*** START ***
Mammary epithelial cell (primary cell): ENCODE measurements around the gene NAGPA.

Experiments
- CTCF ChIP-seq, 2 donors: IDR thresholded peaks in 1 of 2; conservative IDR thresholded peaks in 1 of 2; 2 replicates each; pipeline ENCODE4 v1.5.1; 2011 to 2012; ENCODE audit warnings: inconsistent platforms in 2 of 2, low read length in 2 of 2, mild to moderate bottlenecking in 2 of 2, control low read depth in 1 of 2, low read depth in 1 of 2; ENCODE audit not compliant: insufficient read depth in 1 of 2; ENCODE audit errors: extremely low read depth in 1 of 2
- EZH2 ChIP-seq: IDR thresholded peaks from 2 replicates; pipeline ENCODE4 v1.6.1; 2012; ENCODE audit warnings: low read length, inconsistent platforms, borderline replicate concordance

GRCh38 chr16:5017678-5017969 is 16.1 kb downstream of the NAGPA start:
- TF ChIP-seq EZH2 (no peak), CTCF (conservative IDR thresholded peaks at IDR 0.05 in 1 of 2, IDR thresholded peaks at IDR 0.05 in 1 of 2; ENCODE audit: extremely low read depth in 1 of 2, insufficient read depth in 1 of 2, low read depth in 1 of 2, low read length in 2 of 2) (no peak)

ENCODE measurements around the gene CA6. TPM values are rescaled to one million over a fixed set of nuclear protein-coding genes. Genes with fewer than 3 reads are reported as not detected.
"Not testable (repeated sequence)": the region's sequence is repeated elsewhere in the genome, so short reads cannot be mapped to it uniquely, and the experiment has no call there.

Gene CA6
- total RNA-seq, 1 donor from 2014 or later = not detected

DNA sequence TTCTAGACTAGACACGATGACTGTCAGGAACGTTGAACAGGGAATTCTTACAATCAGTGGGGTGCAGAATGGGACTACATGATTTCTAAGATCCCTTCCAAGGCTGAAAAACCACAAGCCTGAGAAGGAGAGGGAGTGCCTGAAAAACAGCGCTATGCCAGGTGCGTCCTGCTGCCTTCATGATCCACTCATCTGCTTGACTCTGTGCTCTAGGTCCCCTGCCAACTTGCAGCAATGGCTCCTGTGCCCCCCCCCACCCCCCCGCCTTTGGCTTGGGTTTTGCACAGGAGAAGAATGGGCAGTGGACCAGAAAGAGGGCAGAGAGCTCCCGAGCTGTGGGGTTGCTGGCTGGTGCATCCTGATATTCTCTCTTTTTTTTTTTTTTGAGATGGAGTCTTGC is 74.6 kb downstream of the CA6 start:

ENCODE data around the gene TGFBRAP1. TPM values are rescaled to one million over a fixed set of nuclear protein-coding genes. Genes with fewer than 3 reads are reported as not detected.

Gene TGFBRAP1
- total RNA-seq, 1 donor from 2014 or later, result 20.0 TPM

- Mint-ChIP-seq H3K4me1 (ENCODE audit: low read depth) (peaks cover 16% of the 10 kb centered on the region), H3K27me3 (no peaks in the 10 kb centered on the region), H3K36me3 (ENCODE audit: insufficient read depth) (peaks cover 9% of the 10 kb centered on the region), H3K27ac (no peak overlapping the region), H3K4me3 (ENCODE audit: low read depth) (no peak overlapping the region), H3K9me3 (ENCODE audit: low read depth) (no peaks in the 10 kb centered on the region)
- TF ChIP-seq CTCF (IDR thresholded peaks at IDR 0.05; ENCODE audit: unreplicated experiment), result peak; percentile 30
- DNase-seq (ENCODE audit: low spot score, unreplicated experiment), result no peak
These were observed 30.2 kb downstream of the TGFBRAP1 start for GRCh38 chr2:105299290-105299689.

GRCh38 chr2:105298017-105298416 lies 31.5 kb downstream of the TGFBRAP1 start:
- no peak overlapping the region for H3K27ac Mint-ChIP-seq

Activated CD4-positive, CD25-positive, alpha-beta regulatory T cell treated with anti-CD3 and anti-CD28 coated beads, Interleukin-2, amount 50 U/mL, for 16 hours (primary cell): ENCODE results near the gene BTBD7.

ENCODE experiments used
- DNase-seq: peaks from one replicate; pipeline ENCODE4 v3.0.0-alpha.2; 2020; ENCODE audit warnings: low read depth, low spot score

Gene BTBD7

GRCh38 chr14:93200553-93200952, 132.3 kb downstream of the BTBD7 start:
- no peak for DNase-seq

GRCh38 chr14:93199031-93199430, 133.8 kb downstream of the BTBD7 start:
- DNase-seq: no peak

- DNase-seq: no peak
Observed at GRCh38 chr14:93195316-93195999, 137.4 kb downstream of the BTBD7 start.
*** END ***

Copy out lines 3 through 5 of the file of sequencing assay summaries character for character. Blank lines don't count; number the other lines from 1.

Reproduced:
- CTCF ChIP-seq, 2 donors: IDR thresholded peaks in 1 of 2; conservative IDR thresholded peaks in 1 of 2; 2 replicates each; pipeline ENCODE4 v1.5.1; 2011 to 2012; ENCODE audit warnings: inconsistent platforms in 2 of 2, low read length in 2 of 2, mild to moderate bottlenecking in 2 of 2, control low read depth in 1 of 2, low read depth in 1 of 2; ENCODE audit not compliant: insufficient read depth in 1 of 2; ENCODE audit errors: extremely low read depth in 1 of 2
- EZH2 ChIP-seq: IDR thresholded peaks from 2 replicates; pipeline ENCODE4 v1.6.1; 2012; ENCODE audit warnings: low read length, inconsistent platforms, borderline replicate concordance

GRCh38 chr16:5017678-5017969 is 16.1 kb downstream of the NAGPA start: